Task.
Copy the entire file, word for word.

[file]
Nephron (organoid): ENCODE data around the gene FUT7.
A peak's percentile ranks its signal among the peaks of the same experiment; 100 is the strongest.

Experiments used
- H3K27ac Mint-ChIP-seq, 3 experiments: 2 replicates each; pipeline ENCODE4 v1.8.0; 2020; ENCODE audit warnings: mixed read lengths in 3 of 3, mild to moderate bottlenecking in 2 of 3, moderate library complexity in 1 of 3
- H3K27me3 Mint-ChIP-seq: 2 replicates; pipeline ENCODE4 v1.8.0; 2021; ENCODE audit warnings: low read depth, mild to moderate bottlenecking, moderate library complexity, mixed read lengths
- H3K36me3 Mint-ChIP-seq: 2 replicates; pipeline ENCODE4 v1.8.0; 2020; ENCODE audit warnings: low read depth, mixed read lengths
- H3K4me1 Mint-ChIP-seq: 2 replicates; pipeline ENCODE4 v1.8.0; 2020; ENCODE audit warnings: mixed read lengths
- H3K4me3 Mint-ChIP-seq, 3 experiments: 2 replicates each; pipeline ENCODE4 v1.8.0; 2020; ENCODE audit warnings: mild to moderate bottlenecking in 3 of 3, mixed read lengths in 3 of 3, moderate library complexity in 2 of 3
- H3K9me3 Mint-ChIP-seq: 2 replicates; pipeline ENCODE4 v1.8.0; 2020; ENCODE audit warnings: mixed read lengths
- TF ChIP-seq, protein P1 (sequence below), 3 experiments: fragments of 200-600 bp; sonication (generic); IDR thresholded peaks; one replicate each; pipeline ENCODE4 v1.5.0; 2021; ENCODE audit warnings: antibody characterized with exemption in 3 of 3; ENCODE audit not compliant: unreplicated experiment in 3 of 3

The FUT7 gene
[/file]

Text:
Nephron (organoid): ENCODE data around the gene FUT7.
A peak's percentile ranks its signal among the peaks of the same experiment; 100 is the strongest.

Experiments used
- H3K27ac Mint-ChIP-seq, 3 experiments: 2 replicates each; pipeline ENCODE4 v1.8.0; 2020; ENCODE audit warnings: mixed read lengths in 3 of 3, mild to moderate bottlenecking in 2 of 3, moderate library complexity in 1 of 3
- H3K27me3 Mint-ChIP-seq: 2 replicates; pipeline ENCODE4 v1.8.0; 2021; ENCODE audit warnings: low read depth, mild to moderate bottlenecking, moderate library complexity, mixed read lengths
- H3K36me3 Mint-ChIP-seq: 2 replicates; pipeline ENCODE4 v1.8.0; 2020; ENCODE audit warnings: low read depth, mixed read lengths
- H3K4me1 Mint-ChIP-seq: 2 replicates; pipeline ENCODE4 v1.8.0; 2020; ENCODE audit warnings: mixed read lengths
- H3K4me3 Mint-ChIP-seq, 3 experiments: 2 replicates each; pipeline ENCODE4 v1.8.0; 2020; ENCODE audit warnings: mild to moderate bottlenecking in 3 of 3, mixed read lengths in 3 of 3, moderate library complexity in 2 of 3
- H3K9me3 Mint-ChIP-seq: 2 replicates; pipeline ENCODE4 v1.8.0; 2020; ENCODE audit warnings: mixed read lengths
- TF ChIP-seq, protein P1 (sequence below), 3 experiments: fragments of 200-600 bp; sonication (generic); IDR thresholded peaks; one replicate each; pipeline ENCODE4 v1.5.0; 2021; ENCODE audit warnings: antibody characterized with exemption in 3 of 3; ENCODE audit not compliant: unreplicated experiment in 3 of 3

The FUT7 gene